Concert Review: Call Security at the Red Room 

DSC_0361The first thing that comes to mind when someone says “Call Security” probably isn’t the Providence, RI based alt-rock band. Call Security, a growing band, didn’t appear on my radar until their single “Small Talk” popped onto my Spotify Discover Weekly playlist a few months ago. During the song’s 3 minutes and 15 seconds, I became entranced by this band and their energy. On July 20th, I was fortunate enough to see Call Security for the first time at the 200-capacity Red Room in Boston at the Berklee School of Music. It was my first time at this venue and I had no idea what to expect at such an intimate show. The stagnant crowd moved closer and became more alive once the opening act, Migrant Motel, took the stage. The two-piece band had great energy and got the room excited for Call Security. When Call Security took the stage, they opened with their new song “Sandcastles. Ben Scheibel is an incredible frontman between his impeccable vocals and his jumping around on stage to excite the crowd; he had the entire room dancing along before the first song was over. Tucker Jennings killed it on the drums while Tim Brown delivered impressive bass lines. Peter Keller’s versatile guitar skills are enough to make any guitarist jealous. The set continued with “Keepsake” and my personal favorite, “Eggshells.” One of the most striking moments was during “Already Gone,” when Ben’s raw emotion felt tangible. During the bridge of the song, I looked out the window of the room and saw Boylston Street illuminated by the city lights and the passing cars. That scene combined with the passionate performance created an amazing atmosphere that enhanced the experience. The rest of the set consisted of “Leave It,” “Thorn & Tides,” “Lead Me On,” “For the Better,” a cover, and ended with their most popular song, “Small Talk.” The encore was a medley of covers including Neon Tree’s “Everybody Talks” and the Isley Brothers’ “Shout.” Call Security somehow ended the show with even more energy than they started with, a feat which I thought was impossible. They showed no signs of being tired, instead, they were all jumping around and looking genuinely happy. Even the audience was tired and sweating from dancing to their set.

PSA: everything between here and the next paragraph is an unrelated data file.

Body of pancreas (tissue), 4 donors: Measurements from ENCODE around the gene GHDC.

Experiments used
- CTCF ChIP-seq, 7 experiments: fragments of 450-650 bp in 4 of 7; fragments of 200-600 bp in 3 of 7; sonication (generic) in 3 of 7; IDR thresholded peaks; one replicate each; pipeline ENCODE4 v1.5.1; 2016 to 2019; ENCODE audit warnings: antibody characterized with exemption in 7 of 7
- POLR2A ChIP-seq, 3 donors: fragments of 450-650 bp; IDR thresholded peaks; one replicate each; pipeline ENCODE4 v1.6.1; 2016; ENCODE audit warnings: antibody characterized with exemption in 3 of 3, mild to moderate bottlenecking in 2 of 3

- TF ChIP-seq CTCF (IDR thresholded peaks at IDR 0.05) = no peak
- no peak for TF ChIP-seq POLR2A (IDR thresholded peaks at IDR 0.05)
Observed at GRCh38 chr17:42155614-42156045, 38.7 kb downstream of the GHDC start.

Written and Photographed by: Elizabeth Wiltshire

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